Busy Fun Is Still Fun

I am striving for balance in my life – emotional, physical and mental. I’ve always been a high energy, productive person. Sitting still does not come naturally to me. Getting out of balance sneaks up on me. And sometimes I have difficulty shifting back to balanced activity as though I get used to too much activity. I’ve spent a lot of time trying to slow down to relax, and then recently I read something that helped me to see myself in a different light.

“People with Too Much Activity (TMA) will probably never embrace the lie-in-the-hammock version of time off. For them, balance is usually better found in busy activity, as long as doing the activity is not a way to avoid anxiety but a way to use some energy in a fun way. Whether it is a day of gardening, a 40-mile bike ride, or hitting every garage sale in town on a Saturday morning, high-energy people usually want their fun time to be busy, not leisurely. Discharging energy is good for TMA people . . . That said, the person with TMA needs to distinguish between the pleasure of accomplishment and pleasure just for the sake of pleasure. The act of doing the activity – not just accomplishing it – should be pleasurable.” –Margaret Wehrenberg, The 10 Best-Ever Anxiety Management Techniques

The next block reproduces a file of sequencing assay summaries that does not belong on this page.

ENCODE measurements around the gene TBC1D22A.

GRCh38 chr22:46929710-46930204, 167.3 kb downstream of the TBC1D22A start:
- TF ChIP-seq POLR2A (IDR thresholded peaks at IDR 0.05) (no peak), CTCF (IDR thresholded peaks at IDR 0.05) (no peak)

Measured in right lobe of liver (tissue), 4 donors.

More than anything I want to nurture my creativity, to protect this passion I feel for photography, and to see where it might lead. But this won’t happen if I burn myself out. I take pictures every day, write blog posts and schedule them for weeks out, and seek ways to learn and challenge myself. And these are all worthwhile activities – in good measure.

But being a prolific photographer isn’t the same as being a creative one.   

Paying careful attention to what feels like fun, I’ve discovered that I really do love the act of taking pictures. It feels like a walking meditation. Where I fall down and begin to feel that need to finish and complete and accomplish is when it comes to the organization, editing and processing of the pictures. I nearly always process the pictures on the day they were taken. I want to rate, sort, and process the images right away so I can get it over with. And this is where my obsessive nature takes over.

Recently I’ve discovered a marvelous work around for managing my anxiety over “keeping up” with image processing.

Film photography. I've been taking an online course from Mastin Labs, The easiest ‘Learn to Shoot Film’ course in the world.

While I will certainly continue my digital work, adding a few rolls of film into the mix, slows me down and helps me learn to direct my focus and attention. Busy fun is still fun.